Ben Weiner, vice present of Family Service of Rhode Island, said that they would be providing clinical support to DCYF to “better assess and manage risk in terms of some of the highest-need families in Rhode Island.”
“This really is a team approach,” added Lisa Vura-Weis, Acting Secretary Executive Office of Health and Human Services.
In terms of concrete policy changes, Piccola said that DCYF would no longer allow more than five children to be placed in a single home without her direct approval, or the approval of a designee of the director. Similarly, no unrelated children will be allowed to be placed in the same home without direct approval from the director.
Going forward, all adoptive home study reports must be approved by a DCYF administrator before being submitted to the Family Court, and a “multidisciplinary team” consisting of senior managers, legal counsel and caseworkers will review all child protection investigation cases of licensed homes.
“If we’ve had a child abuse and neglect investigation of a licensed family, I want people sitting in a room together talking about that investigation, talking about the outcome of it and talking about what the plan is moving forward,” Piccola said.
A Beacon report revealed in January that Rothgeb had racked up over $15,000 in settled and unsettled debt between December of 2017 and March of 2018, despite receiving around $4,500 a month in subsidies from the state to help provide for her adopted children.
Piccola said that from now on, all child safety investigations would include a “comprehensive assessment of a family’s ability to care for a child,” including a review of financial constraints, family supports, employment situation and “other outside factors.”
“We need to make sure we’re implementing an assessment in child protective investigations that assesses the full family and not just the incident that the investigator is going out on,” she said.
Piccola stressed that many of these reforms were already being put in place prior to the Rothgeb incident, and that they were not a “kneejerk” reaction to Zha-Nae’s death.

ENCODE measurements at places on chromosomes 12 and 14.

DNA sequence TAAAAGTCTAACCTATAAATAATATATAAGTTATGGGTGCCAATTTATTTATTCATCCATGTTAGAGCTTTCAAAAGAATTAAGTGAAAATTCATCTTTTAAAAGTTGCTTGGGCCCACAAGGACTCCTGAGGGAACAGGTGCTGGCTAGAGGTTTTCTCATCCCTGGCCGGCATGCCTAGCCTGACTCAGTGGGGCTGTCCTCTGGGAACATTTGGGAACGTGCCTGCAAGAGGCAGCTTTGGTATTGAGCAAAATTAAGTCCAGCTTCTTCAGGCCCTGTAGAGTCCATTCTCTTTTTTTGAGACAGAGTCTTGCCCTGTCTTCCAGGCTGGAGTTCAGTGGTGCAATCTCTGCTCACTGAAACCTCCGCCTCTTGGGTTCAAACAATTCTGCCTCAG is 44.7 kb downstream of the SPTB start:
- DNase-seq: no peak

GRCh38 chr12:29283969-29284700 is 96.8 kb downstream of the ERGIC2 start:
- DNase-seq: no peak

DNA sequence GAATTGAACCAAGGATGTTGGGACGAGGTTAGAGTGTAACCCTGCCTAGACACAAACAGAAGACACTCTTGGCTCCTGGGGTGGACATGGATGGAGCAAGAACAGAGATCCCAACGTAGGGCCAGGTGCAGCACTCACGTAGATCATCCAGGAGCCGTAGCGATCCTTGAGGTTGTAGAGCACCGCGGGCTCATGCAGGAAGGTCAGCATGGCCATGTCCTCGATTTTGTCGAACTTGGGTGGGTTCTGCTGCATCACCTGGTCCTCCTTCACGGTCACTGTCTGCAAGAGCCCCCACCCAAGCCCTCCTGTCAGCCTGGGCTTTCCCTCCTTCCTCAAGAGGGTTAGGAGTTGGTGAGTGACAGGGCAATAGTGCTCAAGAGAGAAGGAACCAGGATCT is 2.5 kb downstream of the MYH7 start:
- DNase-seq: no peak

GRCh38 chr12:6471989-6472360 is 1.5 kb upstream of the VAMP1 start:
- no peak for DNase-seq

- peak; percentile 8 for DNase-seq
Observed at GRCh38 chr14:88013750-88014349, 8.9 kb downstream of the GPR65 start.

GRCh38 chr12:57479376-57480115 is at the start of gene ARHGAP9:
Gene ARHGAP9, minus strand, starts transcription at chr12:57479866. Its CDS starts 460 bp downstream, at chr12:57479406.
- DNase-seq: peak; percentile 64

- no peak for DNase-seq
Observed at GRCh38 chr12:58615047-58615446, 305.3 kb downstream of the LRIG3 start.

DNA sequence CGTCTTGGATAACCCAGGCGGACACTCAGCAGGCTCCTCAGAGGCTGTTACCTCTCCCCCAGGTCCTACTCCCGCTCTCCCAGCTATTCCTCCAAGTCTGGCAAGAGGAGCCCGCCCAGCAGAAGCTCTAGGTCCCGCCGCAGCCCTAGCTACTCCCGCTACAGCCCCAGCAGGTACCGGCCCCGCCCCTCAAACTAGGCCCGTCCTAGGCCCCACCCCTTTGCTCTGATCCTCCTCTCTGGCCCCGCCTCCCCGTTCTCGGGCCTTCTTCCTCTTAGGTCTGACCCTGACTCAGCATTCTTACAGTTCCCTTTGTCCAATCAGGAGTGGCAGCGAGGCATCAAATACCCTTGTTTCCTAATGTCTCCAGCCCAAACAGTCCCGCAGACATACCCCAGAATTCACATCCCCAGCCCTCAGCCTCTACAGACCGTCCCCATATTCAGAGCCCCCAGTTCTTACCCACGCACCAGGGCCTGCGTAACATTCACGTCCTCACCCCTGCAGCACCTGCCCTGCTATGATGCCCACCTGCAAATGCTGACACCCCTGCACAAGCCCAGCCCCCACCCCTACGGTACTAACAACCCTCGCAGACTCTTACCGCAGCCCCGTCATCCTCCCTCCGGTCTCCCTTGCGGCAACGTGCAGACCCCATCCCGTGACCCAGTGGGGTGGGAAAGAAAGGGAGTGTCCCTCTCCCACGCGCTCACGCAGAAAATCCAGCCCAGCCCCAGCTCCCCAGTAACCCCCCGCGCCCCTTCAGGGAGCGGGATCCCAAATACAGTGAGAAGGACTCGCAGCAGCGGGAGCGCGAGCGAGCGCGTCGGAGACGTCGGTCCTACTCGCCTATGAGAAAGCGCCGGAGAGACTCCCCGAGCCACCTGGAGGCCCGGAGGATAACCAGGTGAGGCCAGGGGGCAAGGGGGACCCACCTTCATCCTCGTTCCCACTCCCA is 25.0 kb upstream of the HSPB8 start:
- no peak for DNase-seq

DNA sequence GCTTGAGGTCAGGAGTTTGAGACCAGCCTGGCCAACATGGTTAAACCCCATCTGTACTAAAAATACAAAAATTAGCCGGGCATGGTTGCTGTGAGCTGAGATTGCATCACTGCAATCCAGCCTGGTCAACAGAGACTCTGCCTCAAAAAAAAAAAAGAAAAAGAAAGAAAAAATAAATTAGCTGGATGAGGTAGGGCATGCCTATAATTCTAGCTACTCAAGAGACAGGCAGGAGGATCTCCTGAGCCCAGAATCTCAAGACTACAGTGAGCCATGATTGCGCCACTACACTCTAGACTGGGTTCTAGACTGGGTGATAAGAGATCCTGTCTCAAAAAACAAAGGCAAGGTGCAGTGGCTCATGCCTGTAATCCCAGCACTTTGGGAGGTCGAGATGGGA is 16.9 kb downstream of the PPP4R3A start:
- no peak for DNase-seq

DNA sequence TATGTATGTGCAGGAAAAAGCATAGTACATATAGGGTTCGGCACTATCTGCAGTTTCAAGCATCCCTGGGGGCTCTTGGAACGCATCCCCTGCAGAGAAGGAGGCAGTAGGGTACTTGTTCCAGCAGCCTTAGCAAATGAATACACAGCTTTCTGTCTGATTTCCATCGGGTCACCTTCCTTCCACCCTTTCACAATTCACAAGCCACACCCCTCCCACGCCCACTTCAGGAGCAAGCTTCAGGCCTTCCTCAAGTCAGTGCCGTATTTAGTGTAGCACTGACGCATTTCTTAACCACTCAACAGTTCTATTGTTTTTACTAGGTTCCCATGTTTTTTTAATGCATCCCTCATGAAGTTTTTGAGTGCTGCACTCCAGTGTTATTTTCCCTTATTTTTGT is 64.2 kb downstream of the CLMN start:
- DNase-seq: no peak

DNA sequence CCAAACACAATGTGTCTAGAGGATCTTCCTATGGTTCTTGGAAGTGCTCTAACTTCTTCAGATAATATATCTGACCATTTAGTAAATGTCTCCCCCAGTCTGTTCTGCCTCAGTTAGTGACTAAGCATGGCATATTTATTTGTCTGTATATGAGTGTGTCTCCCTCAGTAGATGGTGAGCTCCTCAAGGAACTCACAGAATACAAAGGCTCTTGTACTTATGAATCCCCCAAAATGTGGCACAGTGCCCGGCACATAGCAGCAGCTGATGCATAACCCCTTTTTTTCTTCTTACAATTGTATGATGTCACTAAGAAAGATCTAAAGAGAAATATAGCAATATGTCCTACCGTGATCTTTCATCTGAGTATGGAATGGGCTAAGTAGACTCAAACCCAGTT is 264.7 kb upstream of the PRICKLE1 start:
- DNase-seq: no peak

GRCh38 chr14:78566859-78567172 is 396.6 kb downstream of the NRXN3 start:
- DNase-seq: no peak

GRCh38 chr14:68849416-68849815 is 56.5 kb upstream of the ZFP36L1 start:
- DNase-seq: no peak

“That’s why the review took so long,” she said. “Because we wanted to analyze every decision along the way so that whatever reform efforts we had put into place – the ones we had already started and the new ones that we were going to put into place – would make sure our guardrails around keeping this from ever happening again were significant enough.”
She said that by May 1, revised regulations for DCYF will be submitted to the state for review, and that a newly-created “Division of Performance Improvement” will submit work plans to “ensure complete integration of these department-wide practice changes.”
“We know that reform efforts take several years, and we have to stay committed to those reforms, because they are working, and they are producing the outcomes that are strong, and as strong as we would want for our own families,” she said.
An ongoing challenge for the department is the availability of foster families. Piccola said that the number of licensed foster families has increased by 25 percent in the state over the past year, but that they must continue to focus efforts on increasing that number.
Piccola didn’t rule out the possibility that caseworkers being overloaded with cases could have contributed to the tragedy, but that her review led her to believe it wasn’t a contributing factor. She mentioned reducing the vacancy rate of frontline DCYF caseworkers from 20 percent when she assumed the directorship two years ago to being steady at 5 percent for the past five months.
“This is a frontline-fueled business,” she said. “We have to make sure our workers always have manageable caseloads. We’re always looking at the structures across the different departments to make sure that they’re resourced well enough to do the work we’re asking them to do.”
Rothgeb is awaiting trial on child neglect charges. DCYF spokesman David Levesque confirmed on Friday that the other children who had been placed with Rothgeb have since been placed with other families. Piccola said that an independent report from The Child Advocate on the case had not yet been received by the department.